Guide to Ricoh GRD IV – Hi Contrast Black & White

Photography

Another round of Photographer Digest (my first & previous one was about Zone Focusing). This is my second one with a bit more samples. So, Here it is!

I normally shoot with the plain black and white filter. Usually I got nice results from time to time depends on the mood. Tonight I forced myself to try with the hi-contrast black and white filter. It’s got a very coarse grainy film like effect.

I came up with a few thoughts after shooting with this filter tonight. To be fair I had not taken any good shots and basically all of them go in to my trash bin. It’s always good to see realize my own failure and correct it on the next shoot.

It’s extremely difficult to get a good shot with the right ‘CONTRAST’ given I set my exposure to -0.3EV the whole time (at night). It’s challenging to have any contrast when the environment hardly had any light on. It’s not ideal to use this filter in dark places. The high ISO will make your photo even worse.

Right before I go to bed, I played with my Ricoh’s exposure. I wondered why the filter is  always making my photos so damn dark. I bumped up the exposure value to give it a shot. Surprise! I got myself a hi-fi black and white photo that retain most of the details I want. Speaking of enlightenment.

With the Hi-Contrast Black & White filter, exposure control is your stick shifter.

When it’s dim, bump up the exposure value marginally – so as the ISO (as you’re going to get a slower shutter speed). When it’s bright, tune down your exposure value to get more details off the shadows and such.

-0.3 EV
+1 EV
-0.7 EV
+0.7 EV
0 EV
+0.7 EV

As you see the samples i’ve taken, the exposure requires changing, even the lighting it’s pretty much control indoor. We can’t just stick with the 0 or -0.3 EV the whole time like how we do everyday. And at last I’ll show you a hi-fi black & white of myself by bumping up the EV to 1.7. I’m backlighted in the mirror. It’s perfectly normal to set the EV above 0.

0 EV
+1.7 EV (i like posing with a camera :P)

I know this is not an orthodox method of producing images in the standard photography world. But this is how I get the best result out of the Ricoh image filter. See for yourself!

Any other thoughts you would like to share are welcome 🙂


P.S. I’m putting up a Tumblr blog titled: Alan P. in Hong Kong. It can be accessed from my header link all the way at the top. It’s basically a supplement of this blog with odd/offbeat/blurred/random street encounters in images; not necessarily street photography per se, as some are not qualified to be. Go follow me if you’re using the Tumblr platform too.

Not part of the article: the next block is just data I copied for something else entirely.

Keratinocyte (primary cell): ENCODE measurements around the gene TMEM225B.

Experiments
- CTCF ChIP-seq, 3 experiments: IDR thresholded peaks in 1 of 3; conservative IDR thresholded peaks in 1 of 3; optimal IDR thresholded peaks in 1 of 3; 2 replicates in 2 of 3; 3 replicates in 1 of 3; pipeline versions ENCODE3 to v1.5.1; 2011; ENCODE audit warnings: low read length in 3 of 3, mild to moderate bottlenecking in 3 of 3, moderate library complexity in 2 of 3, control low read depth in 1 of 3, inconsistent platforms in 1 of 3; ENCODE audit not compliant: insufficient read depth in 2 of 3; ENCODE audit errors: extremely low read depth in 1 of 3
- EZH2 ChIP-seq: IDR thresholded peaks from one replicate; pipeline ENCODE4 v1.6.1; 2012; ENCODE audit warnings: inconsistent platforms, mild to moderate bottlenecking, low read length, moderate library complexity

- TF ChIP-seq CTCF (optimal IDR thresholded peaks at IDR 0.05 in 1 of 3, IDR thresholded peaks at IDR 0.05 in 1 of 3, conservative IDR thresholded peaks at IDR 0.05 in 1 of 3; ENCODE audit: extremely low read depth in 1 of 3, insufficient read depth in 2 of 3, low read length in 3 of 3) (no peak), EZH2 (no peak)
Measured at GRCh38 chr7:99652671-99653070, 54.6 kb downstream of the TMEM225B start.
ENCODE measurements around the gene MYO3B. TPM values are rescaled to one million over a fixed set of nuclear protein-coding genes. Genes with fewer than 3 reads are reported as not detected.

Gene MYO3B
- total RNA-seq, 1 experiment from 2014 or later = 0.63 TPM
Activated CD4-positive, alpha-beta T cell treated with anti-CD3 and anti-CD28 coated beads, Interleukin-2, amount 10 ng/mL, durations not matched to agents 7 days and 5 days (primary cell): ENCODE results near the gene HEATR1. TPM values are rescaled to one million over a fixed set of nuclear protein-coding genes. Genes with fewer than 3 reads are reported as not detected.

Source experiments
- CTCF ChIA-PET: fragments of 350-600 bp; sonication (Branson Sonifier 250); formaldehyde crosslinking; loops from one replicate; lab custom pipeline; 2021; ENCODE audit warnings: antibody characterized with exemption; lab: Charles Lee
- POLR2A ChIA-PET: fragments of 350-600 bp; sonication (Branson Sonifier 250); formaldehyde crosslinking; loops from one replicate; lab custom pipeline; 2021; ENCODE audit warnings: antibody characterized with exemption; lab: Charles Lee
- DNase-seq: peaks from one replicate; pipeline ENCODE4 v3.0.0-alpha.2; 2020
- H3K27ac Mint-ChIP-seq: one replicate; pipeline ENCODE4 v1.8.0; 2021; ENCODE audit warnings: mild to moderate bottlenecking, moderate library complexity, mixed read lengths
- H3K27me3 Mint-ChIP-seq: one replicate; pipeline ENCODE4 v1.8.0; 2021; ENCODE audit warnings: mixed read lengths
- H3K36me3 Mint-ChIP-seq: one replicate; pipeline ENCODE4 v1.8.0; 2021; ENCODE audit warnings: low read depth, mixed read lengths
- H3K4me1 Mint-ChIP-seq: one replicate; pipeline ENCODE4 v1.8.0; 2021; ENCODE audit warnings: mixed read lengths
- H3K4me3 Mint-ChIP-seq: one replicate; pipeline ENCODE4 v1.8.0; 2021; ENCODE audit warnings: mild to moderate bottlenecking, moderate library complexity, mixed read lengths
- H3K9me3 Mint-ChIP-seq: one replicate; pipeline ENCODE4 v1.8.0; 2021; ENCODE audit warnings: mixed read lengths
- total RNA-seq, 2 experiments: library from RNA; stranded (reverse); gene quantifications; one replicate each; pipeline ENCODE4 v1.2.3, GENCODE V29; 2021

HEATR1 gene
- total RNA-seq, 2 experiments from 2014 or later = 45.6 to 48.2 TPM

Steep adjusting curve for a X100 convert

Daily Journals, Photography

Switching from a miniature-like DSLR Lumix G3 is much bigger than i thought. I’m still working it out with the focusing, the camera does have a little bit of too long of focus measurement mechanism for a camera in the 21st century. I’ll further test some more to choose the WB other than Auto, using OVF to tackle the slightly slow focus mechanism. I’ll deploy the well known AFL technique and set the focus to a certain distance. I believe practice gives me more idea how this camera work, rather than seeing how people rant about the unique operation or what they call it an issue. I don’t feel it this way.

I’m still learning how the exposure works on the X100. The neutral 0 compensation seems to be a little overexposed during the day with bright sunlight. I’m guessing it’s the bright sunlight, not the camera. I’ll turn the ND filter on to see if it’d improve, i’m sure it’d just had not done it yet.

Using the X100 makes me a totally different feel. It’s more like shooting photos, using the correct setting to get the shot. It requires a little thought on how i want to work it out before the shot. Rather than just changing the ISO which I usually just do on my Ricoh GRD (it’s a good habit to check it on the street though, to know what shutter speed I’m getting keeping me ready for any moment). That’s why I love my Ricoh so much. Everything can be adjusted with one hand, it’s light and unassuming. It’s a camera I’d bring daily no matter what.

Back to my X100. The parallax is more apparent than I’ve thought. Today I saw many shots were slightly off. The neck strap had been somewhat making me uncomfortable when not wearing. Especially i don’t like camera on my chest, it catches too much attention. Perhaps using a neck strap is a bad idea then, save it for my travel trips?! I’ll just look for a wrist strap whenever i see any in good price and right look. The Hakuba tripod mount wrist strap had been my favorite, i just wouldn’t use any other type for my Ricoh GRD. I’ll try to find some in Mong Kok tomorrow. Good Luck!